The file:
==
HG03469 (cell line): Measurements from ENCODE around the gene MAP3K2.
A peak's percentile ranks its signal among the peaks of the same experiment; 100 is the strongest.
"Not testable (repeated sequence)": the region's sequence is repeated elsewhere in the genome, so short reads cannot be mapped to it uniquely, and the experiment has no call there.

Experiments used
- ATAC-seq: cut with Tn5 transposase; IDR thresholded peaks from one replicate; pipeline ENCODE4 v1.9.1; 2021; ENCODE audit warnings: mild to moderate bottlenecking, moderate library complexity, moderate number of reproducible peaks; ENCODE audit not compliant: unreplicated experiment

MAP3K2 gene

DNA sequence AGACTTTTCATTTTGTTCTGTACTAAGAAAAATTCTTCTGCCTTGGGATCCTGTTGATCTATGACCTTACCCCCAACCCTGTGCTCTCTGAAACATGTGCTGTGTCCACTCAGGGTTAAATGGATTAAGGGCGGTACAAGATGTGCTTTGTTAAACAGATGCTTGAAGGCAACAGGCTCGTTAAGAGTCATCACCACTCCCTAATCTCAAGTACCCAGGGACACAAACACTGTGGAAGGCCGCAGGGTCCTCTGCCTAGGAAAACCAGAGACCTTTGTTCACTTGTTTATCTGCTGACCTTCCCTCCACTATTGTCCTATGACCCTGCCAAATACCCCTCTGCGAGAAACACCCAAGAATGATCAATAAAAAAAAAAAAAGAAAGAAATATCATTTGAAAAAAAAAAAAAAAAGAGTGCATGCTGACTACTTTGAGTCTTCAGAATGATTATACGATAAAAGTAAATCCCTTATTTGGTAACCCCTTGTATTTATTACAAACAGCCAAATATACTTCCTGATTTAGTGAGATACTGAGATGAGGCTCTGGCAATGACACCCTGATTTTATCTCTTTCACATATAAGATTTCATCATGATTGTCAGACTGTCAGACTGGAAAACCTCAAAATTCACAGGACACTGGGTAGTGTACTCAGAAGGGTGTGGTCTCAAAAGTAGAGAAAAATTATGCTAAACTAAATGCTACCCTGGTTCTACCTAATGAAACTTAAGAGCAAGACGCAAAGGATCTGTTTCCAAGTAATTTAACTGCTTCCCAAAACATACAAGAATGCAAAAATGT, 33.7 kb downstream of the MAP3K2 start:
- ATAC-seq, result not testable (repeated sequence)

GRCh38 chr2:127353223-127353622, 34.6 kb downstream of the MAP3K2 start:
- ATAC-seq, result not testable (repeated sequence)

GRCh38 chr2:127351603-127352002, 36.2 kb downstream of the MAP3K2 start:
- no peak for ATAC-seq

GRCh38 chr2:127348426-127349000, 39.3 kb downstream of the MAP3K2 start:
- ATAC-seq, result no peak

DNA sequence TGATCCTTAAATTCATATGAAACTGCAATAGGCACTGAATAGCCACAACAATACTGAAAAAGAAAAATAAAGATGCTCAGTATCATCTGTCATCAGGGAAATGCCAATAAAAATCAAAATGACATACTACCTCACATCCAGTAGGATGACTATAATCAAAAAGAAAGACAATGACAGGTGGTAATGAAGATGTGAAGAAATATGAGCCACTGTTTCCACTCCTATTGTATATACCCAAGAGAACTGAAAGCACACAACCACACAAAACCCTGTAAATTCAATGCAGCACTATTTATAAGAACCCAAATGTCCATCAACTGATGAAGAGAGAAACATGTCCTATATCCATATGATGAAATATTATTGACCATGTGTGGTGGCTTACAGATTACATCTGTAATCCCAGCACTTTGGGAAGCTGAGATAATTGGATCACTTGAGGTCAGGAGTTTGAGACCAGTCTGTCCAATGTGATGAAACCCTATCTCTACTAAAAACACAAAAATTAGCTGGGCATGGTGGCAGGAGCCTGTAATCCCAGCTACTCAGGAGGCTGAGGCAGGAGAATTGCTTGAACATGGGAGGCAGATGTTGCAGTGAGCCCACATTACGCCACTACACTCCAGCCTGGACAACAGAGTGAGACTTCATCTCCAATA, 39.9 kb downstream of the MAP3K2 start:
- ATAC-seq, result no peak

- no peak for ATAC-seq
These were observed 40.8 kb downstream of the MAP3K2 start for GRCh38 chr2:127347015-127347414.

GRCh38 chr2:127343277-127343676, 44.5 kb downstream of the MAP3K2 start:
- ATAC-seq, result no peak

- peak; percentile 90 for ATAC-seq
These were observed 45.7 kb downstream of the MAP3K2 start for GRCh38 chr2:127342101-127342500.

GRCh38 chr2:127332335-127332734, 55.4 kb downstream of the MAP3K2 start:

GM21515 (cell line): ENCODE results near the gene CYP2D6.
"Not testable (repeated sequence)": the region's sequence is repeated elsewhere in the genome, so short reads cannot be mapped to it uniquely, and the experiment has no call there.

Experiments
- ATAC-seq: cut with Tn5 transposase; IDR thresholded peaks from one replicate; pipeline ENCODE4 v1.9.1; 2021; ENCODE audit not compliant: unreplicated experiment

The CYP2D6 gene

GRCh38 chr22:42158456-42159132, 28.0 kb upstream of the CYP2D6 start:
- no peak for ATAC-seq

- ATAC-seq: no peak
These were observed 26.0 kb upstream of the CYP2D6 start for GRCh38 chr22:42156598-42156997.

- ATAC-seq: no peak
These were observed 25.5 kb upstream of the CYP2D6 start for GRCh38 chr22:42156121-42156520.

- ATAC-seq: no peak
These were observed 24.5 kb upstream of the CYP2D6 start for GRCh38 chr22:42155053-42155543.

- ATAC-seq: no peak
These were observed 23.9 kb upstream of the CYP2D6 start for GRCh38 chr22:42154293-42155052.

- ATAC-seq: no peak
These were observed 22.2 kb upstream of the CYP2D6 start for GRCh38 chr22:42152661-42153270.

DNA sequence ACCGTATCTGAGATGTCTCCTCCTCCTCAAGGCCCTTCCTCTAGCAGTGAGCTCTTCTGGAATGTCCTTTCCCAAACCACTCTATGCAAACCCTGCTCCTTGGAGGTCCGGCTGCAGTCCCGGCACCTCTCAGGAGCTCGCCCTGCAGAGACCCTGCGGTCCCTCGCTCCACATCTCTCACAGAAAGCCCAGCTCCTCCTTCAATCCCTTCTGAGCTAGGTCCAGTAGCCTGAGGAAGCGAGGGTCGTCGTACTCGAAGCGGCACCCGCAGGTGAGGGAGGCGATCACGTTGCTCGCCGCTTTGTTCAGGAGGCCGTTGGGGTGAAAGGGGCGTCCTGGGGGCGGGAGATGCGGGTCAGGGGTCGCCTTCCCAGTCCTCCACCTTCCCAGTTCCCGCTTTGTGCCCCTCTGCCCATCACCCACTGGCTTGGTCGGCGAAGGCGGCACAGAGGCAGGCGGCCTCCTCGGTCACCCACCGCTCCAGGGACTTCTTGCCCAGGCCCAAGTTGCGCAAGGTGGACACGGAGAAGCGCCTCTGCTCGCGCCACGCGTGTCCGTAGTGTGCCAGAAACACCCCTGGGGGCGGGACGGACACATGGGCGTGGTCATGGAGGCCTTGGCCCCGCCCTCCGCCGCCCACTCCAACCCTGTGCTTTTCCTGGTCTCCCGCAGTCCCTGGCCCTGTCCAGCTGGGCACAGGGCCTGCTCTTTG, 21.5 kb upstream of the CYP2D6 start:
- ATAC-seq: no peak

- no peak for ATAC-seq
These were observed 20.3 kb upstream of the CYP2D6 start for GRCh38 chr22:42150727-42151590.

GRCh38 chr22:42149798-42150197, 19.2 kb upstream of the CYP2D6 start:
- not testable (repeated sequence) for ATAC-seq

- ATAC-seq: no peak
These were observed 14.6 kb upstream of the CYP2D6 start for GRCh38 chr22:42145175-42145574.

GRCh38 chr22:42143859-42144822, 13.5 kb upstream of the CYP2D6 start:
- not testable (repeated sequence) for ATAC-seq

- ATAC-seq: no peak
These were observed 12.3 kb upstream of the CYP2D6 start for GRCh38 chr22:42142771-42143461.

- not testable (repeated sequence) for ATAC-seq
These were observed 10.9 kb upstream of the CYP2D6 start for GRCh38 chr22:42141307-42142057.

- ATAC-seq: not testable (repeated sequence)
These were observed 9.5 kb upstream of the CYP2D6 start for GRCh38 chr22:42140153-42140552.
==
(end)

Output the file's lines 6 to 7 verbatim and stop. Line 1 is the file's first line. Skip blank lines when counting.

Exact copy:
MAP3K2 gene

DNA sequence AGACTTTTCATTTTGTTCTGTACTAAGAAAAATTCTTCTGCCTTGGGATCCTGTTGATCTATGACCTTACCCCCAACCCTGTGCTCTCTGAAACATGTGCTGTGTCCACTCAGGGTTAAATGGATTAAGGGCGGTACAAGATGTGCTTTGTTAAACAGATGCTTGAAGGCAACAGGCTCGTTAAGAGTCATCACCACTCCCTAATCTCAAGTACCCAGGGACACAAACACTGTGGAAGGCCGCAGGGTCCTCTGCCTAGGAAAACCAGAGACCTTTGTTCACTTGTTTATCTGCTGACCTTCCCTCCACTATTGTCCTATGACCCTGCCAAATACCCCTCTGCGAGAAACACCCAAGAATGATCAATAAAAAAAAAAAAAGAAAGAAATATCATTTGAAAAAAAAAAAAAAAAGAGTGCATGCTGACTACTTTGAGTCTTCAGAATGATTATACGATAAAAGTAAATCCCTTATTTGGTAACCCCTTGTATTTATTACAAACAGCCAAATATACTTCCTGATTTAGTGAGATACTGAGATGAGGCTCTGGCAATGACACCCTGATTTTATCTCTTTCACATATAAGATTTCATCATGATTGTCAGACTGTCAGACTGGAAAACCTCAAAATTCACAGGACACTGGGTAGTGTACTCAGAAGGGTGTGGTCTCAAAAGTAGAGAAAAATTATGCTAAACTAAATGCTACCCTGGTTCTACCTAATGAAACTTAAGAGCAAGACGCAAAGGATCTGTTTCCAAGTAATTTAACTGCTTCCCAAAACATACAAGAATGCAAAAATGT, 33.7 kb downstream of the MAP3K2 start: